All of the movies Stanwyck made in 1941 more or less followed the pattern of her playing a smart, tough-as-nails woman who ends up using a not-so-streetwise man for her own ends but who ends up falling for him and not wanting to see him get hurt. Admittedly, compared to those other two films, Ball of Fire isn’t as complex on either a narrative level (The Lady Eve) or a thematic one (Meet John Doe). Sugarpuss simply wants to stay out of jail. But “simple” shouldn’t be confused here with simplistic. Stanwyck is one of my favorite actresses both for the authenticity she brought to her roles and her unaffected acting style, and both are ever present here. The scene where she seduces Bertram is a good example.

Bertram has seen her teaching the other professors how to dance (right after Miss Bragg tells him, “Either she (Sugarpuss) goes, or I go”), and is so disturbed by what he sees that he sends Sugarpuss out so he can scold the others (conveniently, this is when Pastrami and Asthma come by to tell Sugarpuss about Joe’s scheme to marry her). When Bertram is done, he sends the professors out to call Sugarpuss to the library. She acts unconcerned, even at Bertram’s manner of addressing her as a school principal would a trouble-making student (Hawks and cinematographer Gregg Toland shoot the scene at the beginning with the camera pointing upward, as to accentuate Cooper’s height advantage; also, we only see part of the chair Sugarpuss is sitting in, as if she’s sinking in it). Bertram going full speed ahead in comparing the encyclopedia undertaking to a voyage, and how Sugarpuss has disrupted it, but when he gets to the part of her ankles being a disruption (particularly compared to Miss Bragg’s), he starts to falter, only to reassert himself when Sugarpuss jokes about sitting on her ankles (in view of the voyage metaphor, she also calls him “Admiral”), and firmly tells her she must leave. First, she appeals to his intellect, telling him there are still things he needs to learn about slang, like “Ameche” for “telephone”, because he invented it “in the movies” (Wilder was fond of referencing other movies like this; Hawks didn’t do it as much, but had the occasional one like this), which leads to Bertram confessing, “Make no mistake, I shall regret the absence of your keen mind. Unfortunately, it is inseparable from an extremely disturbing body.”

Sugarpuss is about to show Bertram what “yum yum” is.

Lesser actors would telegraph on their face, or in their voice or body language, how much that line would be an invitation to go in for the kill. Stanwyck merely whistles, shrugs her shoulders, and seems to acquiesce, not even looking at Bertram. She does perk up when he further confesses how he’s been aware of her presence, but even then, Stanwyck never oversells her seductiveness. She does do a sexy walk when she goes over to the window (Bertram mentions how she looked while standing in the sunlight), but when she gets there, turns around and stands there (which has the desired effect), Stanwyck just stands there looking at Bertram with a normal expression on her face. Of course, she pulls out her last weapon later in the scene, where she lies to Bertram that she’s “wacky” about him, leading to the “yum yum” scene. She has to take a couple of books lying around in the room just to be able to stand up on his level and kiss him, but that she does, and Bertram (or, as she calls him, Pottsy) is a goner.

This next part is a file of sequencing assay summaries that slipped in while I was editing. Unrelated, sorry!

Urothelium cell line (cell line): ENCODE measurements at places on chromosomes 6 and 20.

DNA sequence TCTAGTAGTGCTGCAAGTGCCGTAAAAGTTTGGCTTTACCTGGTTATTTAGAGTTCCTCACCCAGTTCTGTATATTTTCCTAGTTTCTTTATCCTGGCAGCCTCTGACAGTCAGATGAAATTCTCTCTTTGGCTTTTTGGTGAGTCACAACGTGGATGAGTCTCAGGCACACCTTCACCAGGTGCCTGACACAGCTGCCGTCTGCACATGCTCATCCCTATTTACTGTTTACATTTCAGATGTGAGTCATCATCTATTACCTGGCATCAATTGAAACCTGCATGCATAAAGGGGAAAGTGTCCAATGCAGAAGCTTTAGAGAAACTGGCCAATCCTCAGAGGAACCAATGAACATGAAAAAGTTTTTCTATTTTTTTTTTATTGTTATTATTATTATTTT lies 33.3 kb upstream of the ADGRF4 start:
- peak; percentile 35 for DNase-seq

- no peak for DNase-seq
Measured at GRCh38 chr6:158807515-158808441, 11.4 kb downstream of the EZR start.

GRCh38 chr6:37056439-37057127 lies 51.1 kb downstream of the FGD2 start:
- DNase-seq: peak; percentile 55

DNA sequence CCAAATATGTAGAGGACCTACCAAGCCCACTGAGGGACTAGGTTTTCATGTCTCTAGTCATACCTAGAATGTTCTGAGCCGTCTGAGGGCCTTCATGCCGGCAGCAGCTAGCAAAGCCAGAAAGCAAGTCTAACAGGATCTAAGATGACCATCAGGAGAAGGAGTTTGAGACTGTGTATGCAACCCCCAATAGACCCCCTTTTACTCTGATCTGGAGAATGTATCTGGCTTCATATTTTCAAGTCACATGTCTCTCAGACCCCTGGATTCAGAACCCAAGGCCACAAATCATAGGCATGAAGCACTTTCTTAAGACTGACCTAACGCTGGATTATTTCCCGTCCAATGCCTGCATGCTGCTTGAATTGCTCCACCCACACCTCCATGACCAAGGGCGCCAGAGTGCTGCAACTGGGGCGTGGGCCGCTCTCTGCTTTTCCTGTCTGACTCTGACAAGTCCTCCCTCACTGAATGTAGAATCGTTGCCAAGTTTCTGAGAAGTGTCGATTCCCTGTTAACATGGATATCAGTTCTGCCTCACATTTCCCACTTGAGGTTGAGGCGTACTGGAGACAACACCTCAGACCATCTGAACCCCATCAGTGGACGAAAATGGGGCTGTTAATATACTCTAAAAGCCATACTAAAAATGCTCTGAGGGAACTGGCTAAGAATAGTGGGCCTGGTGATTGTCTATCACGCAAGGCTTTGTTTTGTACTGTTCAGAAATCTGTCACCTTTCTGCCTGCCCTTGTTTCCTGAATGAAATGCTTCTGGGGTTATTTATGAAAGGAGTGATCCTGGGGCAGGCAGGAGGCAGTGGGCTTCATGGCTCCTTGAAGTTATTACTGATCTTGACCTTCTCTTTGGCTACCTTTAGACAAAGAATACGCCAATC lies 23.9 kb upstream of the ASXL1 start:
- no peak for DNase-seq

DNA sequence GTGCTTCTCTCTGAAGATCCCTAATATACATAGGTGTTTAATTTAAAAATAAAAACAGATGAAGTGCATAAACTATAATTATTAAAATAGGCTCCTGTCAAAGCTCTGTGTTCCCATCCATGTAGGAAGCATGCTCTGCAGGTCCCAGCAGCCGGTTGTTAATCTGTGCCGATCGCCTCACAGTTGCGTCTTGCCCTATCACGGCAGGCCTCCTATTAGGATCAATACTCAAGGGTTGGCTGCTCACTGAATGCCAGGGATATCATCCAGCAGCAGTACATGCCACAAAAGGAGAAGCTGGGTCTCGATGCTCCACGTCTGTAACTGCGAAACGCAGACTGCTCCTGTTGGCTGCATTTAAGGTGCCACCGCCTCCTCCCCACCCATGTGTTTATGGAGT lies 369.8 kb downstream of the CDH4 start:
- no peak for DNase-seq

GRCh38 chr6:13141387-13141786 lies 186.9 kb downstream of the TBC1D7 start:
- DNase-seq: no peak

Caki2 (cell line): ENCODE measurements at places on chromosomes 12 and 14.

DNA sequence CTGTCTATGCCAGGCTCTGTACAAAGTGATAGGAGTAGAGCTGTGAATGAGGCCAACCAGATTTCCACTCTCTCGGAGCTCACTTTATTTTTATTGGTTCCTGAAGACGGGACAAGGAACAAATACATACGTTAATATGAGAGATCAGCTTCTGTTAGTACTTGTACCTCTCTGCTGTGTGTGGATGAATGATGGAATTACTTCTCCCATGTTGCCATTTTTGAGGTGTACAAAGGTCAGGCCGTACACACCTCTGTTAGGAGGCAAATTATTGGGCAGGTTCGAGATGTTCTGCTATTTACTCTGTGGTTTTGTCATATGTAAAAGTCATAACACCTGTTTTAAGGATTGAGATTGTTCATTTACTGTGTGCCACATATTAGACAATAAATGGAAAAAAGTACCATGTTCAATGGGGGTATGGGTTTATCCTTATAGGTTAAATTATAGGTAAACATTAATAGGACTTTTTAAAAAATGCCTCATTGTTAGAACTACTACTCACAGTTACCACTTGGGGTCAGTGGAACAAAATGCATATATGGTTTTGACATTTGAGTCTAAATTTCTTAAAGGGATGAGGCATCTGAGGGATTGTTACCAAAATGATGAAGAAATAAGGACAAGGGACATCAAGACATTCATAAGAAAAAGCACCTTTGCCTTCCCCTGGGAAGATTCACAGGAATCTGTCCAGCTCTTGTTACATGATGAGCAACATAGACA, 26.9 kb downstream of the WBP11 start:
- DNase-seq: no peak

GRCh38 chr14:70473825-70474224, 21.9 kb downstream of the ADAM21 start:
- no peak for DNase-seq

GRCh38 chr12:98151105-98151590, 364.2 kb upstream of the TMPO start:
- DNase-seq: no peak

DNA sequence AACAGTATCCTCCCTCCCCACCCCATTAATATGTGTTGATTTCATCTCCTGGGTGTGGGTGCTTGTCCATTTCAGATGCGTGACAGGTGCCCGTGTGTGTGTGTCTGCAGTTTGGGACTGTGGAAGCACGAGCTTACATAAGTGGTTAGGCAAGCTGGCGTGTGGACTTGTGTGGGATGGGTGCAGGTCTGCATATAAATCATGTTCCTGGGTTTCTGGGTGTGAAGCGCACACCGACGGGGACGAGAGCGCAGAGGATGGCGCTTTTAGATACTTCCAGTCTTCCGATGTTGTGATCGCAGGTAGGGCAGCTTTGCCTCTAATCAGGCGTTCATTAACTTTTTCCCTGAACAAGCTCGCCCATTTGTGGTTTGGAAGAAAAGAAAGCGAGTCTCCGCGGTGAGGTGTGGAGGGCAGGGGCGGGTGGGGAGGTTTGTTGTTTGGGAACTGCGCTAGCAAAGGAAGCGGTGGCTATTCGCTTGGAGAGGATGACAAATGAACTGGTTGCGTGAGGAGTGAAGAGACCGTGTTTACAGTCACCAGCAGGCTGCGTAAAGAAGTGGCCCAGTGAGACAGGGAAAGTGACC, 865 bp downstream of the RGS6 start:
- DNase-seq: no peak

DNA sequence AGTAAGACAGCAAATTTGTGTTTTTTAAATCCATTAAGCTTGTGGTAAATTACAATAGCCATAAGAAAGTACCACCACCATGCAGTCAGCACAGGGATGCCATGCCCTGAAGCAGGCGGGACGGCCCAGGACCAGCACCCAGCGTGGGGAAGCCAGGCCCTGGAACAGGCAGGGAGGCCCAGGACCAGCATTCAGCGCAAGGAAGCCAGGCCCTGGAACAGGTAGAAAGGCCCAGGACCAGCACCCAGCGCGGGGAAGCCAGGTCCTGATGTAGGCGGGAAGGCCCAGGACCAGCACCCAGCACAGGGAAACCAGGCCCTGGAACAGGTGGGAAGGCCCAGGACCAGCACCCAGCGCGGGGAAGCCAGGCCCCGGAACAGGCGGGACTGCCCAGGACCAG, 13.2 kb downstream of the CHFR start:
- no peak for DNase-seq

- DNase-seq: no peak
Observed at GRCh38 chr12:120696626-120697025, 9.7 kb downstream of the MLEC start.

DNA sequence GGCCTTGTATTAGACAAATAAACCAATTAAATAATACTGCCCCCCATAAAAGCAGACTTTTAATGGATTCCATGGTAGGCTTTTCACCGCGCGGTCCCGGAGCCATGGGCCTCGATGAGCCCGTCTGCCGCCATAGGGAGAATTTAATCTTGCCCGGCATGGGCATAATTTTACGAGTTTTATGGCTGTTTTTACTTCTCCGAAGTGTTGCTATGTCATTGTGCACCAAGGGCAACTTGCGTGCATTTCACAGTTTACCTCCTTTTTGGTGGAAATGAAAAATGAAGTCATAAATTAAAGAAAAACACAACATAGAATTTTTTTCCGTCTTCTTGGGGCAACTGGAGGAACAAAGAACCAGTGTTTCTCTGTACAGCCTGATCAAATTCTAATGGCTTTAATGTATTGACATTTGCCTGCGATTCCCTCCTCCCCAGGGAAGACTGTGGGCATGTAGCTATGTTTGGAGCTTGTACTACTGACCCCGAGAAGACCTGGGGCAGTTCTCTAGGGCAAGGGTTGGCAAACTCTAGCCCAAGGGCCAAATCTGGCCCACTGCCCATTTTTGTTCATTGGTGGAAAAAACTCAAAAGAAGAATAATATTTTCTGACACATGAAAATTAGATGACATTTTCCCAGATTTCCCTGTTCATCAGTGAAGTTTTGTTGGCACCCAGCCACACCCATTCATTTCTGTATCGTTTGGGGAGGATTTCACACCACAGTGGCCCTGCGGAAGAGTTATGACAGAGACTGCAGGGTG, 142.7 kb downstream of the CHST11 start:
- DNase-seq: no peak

Arguably, Stanwyck’s most famous role was as the femme fatale in Wilder’s classic noir Double Indemnity, a character with no heart (or, if there was one, extremely well hidden), but as she showed in Ball of Fire and in other movies, she was equally adept at showing that heart, and her change of feelings towards another character. When Bertram gives her an engagement ring, and recites the quote from Richard III alluded to in the inscription (Act I, Scene II), all she does is say, “Unquote, I suppose,” and lets her eyes show us how deeply affected she is by Bertram. Later in the movie, of course, Bertram finds out about Sugarpuss’ deception, by which time she’s fallen completely in love with him. She gives a speech to that affect to Joe, explaining why she won’t go through with marrying him: “Yes, I love him. I love those hick shirts he wears with the boiled cuffs and the way he always has his vest buttoned wrong. Looks like a giraffe, and I love him. I love him because he’s the kind of guy that gets drunk on a glass of buttermilk, and I love the way he blushes right up over his ears. Love him because he doesn’t know how to kiss, the jerk!” Once again, she doesn’t overdo the moment, delivering the speech in a flat, unaffected voice, except for the slight catch in her voice at the last line.

Sugarpuss tells Joe she loves Bertram and why.

Of course, this wouldn’t work if she didn’t have Cooper to work off of. Cooper first became a star in 1929 with The Virginian (with the immortal line, “If you want to call me that, smile!”), and became one of the actors most identified with westerns (High Noon, his most famous one, also gave him the role he won his second Best Actor Oscar for), as well as playing strong, silent types (Marlene Dietrich, who worked with him on Morocco and Desire, claimed he was a star merely because of his physique. Yet only around one-fifth of Cooper’s movies were westerns, and he had played in quite a few comedies before Ball of Fire, most notably Design for LivingMr. Deeds Goes to Town, and the highly underrated (for me, anyway) Bluebeard’s Eighth Wife (and he even shows comic timing in The WesternerSergeant York and Meet John Doe, though none of them can be classified as comedies). More importantly, he played his share of well-spoken characters (as in Design for Living and Bluebeard’s Eighth Wife, the two films he did for Lubitsch), and handled them with elan.